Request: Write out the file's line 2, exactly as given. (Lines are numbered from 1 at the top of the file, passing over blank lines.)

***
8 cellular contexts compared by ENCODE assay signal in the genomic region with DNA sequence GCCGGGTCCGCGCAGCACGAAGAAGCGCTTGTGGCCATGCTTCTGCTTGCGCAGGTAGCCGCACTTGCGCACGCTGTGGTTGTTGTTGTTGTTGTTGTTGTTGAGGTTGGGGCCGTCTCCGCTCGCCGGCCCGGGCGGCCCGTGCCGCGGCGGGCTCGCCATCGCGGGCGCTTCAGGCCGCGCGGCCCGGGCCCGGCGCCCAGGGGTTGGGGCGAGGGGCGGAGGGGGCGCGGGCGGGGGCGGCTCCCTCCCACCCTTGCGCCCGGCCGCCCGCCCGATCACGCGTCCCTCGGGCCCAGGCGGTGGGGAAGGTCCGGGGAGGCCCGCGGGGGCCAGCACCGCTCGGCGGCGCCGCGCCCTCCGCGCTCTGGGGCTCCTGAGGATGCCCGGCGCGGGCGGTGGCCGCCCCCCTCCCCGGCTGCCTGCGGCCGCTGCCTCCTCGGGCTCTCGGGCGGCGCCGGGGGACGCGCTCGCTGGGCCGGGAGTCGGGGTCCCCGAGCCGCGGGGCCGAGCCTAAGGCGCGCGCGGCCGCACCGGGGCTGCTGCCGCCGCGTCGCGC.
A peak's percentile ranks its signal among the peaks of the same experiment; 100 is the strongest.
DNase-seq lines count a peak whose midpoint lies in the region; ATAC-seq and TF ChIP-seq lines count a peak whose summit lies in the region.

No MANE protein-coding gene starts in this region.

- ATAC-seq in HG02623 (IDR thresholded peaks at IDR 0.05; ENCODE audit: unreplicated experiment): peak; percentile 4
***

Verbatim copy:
A peak's percentile ranks its signal among the peaks of the same experiment; 100 is the strongest.